SYDNEY, Nov 6 (Reuters) - Casino operator Crown Resorts Ltd
has been accused at an Australian regulatory inquiry of
having a "culture of denial and arrogant indifference to
compliance" in its dealings with junket operators.
In a third day of summation arguments, one of the lawyers
running the inquiry said on Friday that Crown had ignored
warning signs and breached an obligation to deal with people "of
The culture of denial and indifference permeated the
organisation, said lawyer Nicole Sharp, adding that Crown's
founder and 36% shareholder James Packer had "set a dubious tone
from the top".
She said Crown had kept a room in its Melbourne casino for
clients of a junket operator even after law enforcement agencies
wrote to the company warning of the operator's suspected
criminal past overseas.
The inquiry is widely expected to result in regulatory
action against Packer and Crown, which has two casinos and is
banking its growth on a new 75-floor complex in Sydney that
opens in December.
Another lawyer running the inquiry on Thursday raised the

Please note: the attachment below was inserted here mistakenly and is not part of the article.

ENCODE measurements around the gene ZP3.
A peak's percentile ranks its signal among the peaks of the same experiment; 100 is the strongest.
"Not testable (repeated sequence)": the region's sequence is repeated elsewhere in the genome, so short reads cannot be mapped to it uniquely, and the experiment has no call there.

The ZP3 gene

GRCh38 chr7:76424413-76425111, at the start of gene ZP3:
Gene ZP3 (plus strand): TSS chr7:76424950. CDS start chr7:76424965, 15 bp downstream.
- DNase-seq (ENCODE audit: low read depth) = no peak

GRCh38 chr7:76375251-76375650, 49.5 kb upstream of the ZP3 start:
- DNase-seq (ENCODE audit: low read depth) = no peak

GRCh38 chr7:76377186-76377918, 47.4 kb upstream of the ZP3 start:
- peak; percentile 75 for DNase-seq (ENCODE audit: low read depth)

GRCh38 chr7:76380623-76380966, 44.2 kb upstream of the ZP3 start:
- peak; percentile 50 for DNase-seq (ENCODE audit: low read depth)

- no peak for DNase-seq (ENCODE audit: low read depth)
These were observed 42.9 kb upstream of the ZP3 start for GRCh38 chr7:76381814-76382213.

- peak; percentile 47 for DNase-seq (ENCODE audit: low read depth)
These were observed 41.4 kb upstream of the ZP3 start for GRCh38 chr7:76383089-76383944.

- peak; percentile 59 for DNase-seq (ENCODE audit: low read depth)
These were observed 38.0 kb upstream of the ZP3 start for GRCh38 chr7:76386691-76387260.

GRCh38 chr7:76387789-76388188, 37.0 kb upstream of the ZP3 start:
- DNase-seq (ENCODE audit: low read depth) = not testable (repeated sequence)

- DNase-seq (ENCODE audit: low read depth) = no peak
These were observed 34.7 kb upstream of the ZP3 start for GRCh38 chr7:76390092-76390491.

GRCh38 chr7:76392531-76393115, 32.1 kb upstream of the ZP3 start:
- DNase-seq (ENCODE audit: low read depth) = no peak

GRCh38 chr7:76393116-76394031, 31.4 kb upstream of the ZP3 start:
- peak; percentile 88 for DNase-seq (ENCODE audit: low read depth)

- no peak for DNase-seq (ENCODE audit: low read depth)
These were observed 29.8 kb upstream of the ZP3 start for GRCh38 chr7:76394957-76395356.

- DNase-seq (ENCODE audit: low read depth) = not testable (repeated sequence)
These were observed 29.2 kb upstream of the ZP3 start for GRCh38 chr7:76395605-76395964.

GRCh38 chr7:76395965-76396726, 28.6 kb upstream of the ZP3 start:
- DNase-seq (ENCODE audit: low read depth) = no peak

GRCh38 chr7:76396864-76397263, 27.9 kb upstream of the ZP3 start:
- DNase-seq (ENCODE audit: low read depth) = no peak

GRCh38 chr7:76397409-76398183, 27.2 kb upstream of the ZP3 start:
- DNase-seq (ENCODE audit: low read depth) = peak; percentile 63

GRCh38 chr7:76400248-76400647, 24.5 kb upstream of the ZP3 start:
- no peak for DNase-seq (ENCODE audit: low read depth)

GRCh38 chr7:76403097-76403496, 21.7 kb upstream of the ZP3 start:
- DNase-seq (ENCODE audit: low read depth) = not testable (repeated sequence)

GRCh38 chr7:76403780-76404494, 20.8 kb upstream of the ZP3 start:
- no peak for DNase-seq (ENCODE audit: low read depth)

prospect that the Crown's casino licence could be suspended or
Crown has previously argued it has improved vetting of
junket operators and in August said it had suspended all junket
relationships until mid-2021. Packer, testifying at the inquiry,
has acknowledged a strong influence over the company and
suggested a cap on his ownership as a condition for Crown to
keep its licence.
The retired judge overseeing the hearings, Patricia Bergin,
on Friday called the suspension of junkets "cynical" since
Australia's borders are closed due to the coronavirus pandemic.
Bergin is due to give formal recommendations by February.
Australia's financial crime agency has also begun
investigating Crown on suspicion of failure to comply with anti
money-laundering protocols, while the country's corporate
regulator has also said it might open its own probe.
A video purporting to show moneylaundering activities at
Crown's Melbourne casino that was released publicly last year by
an independent member of parliament was replayed at the inquiry
Another lawyer running the inquiry, Scott Aspinall, said the
footage could not give the regulator overseeing the Sydney
casino "any confidence that Crown Resorts has the ability to
operate suitably, with sufficient resistence to exploitation
from money laundering".
A Crown spokesperson declined to comment, citing respect for
the inquiry. When the footage was first released, the company
denied that it showed money laundering. The hearing resumes on
(Reporting by Byron Kaye; Editing by Edwina Gibbs)